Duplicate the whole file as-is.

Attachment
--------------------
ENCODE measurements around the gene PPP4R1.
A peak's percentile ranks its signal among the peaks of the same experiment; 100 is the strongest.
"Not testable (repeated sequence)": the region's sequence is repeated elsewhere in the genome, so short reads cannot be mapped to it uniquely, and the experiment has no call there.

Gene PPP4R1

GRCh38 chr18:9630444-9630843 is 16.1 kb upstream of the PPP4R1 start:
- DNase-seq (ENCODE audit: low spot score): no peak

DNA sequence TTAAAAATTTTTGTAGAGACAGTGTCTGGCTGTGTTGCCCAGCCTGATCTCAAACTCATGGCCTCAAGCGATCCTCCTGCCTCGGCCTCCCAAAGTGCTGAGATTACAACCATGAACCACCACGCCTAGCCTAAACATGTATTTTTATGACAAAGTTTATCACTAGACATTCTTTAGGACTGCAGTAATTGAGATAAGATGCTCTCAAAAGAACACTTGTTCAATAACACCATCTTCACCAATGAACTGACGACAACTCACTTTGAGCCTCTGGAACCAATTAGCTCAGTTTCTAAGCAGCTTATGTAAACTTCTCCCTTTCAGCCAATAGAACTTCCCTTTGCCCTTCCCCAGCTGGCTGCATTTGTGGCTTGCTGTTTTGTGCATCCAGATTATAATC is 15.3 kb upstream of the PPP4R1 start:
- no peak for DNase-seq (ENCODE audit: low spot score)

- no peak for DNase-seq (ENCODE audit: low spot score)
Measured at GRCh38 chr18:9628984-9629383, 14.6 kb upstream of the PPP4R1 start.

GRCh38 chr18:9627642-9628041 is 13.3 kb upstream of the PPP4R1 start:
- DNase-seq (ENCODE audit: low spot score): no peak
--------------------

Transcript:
ENCODE measurements around the gene PPP4R1.
A peak's percentile ranks its signal among the peaks of the same experiment; 100 is the strongest.
"Not testable (repeated sequence)": the region's sequence is repeated elsewhere in the genome, so short reads cannot be mapped to it uniquely, and the experiment has no call there.

Gene PPP4R1

GRCh38 chr18:9630444-9630843 is 16.1 kb upstream of the PPP4R1 start:
- DNase-seq (ENCODE audit: low spot score): no peak

DNA sequence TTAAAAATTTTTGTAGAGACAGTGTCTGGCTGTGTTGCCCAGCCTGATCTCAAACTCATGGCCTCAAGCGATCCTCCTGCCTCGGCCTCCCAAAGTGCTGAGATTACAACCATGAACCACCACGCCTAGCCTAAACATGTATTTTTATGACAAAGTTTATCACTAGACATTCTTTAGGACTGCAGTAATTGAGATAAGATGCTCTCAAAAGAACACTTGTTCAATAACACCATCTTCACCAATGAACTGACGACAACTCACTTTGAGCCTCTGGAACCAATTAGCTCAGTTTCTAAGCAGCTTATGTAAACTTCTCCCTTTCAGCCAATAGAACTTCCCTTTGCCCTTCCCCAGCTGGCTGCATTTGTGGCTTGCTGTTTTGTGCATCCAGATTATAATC is 15.3 kb upstream of the PPP4R1 start:
- no peak for DNase-seq (ENCODE audit: low spot score)

- no peak for DNase-seq (ENCODE audit: low spot score)
Measured at GRCh38 chr18:9628984-9629383, 14.6 kb upstream of the PPP4R1 start.

GRCh38 chr18:9627642-9628041 is 13.3 kb upstream of the PPP4R1 start:
- DNase-seq (ENCODE audit: low spot score): no peak